The BPI wrote to C&W demanding that the 42 accounts be withdrawn because users were uploading music without permission. They now look likely to get their way.
"Cable & Wireless and its ISP, Bulldog, have an acceptable use policy that covers illegal file-sharing," said a statement from C&W. "This would normally mean that any accounts used for illegal file-sharing are closed. We will take whatever steps are necessary to put the matter right."
A further 17 users of Tiscali's internet service could face the same action, though Tiscali was less certain in its response to the BPI's demand.
"Tiscali received the letter from the BPI by email at 10.15 this morning and we will be dealing with the request in the normal manner," said a statement. "We do not automatically suspend customer accounts on request, but on occasion do so pending investigation. We are reviewing the information they have provided and will respond appropriately."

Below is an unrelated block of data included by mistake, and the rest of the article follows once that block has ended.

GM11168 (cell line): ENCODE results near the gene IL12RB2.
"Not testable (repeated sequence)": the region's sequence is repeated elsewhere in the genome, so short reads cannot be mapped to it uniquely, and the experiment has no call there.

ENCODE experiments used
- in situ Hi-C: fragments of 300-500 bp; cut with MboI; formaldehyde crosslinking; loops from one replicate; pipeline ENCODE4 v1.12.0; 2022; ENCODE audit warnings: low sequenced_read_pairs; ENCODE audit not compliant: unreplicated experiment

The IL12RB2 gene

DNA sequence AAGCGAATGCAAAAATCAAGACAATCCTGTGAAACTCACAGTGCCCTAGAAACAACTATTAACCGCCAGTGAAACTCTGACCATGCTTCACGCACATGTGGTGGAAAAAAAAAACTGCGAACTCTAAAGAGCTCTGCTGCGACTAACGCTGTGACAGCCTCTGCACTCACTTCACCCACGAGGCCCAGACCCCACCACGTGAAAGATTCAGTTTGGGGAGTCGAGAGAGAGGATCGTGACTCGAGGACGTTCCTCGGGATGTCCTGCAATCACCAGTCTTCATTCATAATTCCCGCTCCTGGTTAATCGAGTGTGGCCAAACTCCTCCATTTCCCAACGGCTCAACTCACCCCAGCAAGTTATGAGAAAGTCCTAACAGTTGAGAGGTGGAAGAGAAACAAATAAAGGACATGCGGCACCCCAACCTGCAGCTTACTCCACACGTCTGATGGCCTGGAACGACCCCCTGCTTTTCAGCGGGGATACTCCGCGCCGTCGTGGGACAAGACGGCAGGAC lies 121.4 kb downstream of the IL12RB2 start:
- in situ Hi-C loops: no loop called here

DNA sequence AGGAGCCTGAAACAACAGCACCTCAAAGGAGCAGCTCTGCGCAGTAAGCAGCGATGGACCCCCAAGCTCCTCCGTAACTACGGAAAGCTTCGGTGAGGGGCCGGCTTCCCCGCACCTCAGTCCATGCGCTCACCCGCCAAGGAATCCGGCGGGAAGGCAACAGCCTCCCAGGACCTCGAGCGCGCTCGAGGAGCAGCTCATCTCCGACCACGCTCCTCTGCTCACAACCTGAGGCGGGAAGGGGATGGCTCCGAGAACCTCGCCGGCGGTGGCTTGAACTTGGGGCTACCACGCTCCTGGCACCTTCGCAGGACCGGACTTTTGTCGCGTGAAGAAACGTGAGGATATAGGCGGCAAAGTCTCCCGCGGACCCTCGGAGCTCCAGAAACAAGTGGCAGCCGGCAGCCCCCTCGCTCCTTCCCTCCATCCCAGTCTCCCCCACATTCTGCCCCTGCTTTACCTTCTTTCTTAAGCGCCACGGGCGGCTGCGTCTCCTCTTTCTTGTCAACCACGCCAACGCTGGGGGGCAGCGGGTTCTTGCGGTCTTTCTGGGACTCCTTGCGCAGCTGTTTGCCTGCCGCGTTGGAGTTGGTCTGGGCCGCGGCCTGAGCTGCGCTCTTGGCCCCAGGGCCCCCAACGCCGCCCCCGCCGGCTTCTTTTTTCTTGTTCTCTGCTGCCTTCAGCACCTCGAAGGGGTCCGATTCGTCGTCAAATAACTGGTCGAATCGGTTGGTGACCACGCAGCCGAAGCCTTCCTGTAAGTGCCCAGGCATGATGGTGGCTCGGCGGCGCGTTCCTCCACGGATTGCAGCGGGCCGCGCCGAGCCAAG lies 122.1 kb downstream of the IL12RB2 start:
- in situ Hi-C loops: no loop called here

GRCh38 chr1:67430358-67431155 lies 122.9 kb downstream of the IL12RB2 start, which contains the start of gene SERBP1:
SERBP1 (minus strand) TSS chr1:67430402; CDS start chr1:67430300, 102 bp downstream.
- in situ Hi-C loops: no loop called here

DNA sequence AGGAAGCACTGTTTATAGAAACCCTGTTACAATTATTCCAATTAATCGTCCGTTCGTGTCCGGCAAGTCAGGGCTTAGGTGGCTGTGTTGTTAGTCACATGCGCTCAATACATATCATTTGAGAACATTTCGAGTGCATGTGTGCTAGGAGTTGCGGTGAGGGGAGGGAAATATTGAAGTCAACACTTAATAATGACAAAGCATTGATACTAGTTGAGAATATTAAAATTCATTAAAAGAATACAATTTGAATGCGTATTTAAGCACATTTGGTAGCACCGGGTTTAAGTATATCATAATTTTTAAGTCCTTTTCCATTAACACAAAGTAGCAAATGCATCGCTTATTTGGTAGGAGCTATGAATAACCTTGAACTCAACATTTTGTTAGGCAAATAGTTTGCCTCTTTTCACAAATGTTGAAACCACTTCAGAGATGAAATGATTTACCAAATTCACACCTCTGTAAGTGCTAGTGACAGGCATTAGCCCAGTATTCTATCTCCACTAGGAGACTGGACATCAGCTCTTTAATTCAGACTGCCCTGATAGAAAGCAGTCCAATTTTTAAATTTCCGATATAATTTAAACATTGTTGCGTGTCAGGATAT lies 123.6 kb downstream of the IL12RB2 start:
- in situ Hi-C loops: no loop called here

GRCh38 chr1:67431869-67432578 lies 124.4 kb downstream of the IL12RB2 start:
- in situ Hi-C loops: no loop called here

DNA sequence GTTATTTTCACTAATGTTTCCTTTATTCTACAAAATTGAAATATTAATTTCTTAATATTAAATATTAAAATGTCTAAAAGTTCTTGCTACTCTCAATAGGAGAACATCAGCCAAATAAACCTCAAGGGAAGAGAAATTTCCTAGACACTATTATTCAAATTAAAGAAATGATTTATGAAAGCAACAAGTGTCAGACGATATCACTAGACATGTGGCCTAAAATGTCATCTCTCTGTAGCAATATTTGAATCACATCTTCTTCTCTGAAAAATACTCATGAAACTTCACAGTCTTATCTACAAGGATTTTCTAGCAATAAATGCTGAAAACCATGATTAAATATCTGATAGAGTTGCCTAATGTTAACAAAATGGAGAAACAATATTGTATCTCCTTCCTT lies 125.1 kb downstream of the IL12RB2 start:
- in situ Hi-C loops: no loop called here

This is the first time that the BPI has moved to have internet users' accounts suspended, and is intended to enable the group to take action against a greater number of people at one time than before, the body said.
"We have said for months that it is unacceptable for ISPs to turn a blind eye to industrial-scale copyright infringement," BPI Chairman Peter Jamieson. "We are providing Tiscali and Cable & Wireless with unequivocal evidence of copyright infringement via their services. It is now up to them to put their house in order and pull the plug on these people."
The BPI does not actually know the identities of the alleged file-sharers, but the ISPs do. "Whenever an individual uses a file-sharing network they reveal the unique IP address for the internet account being used at that time," said a BPI statement. "The BPI is able to identify from the IP address which ISP provides the service. But only the ISP knows to which individual the IP address belongs."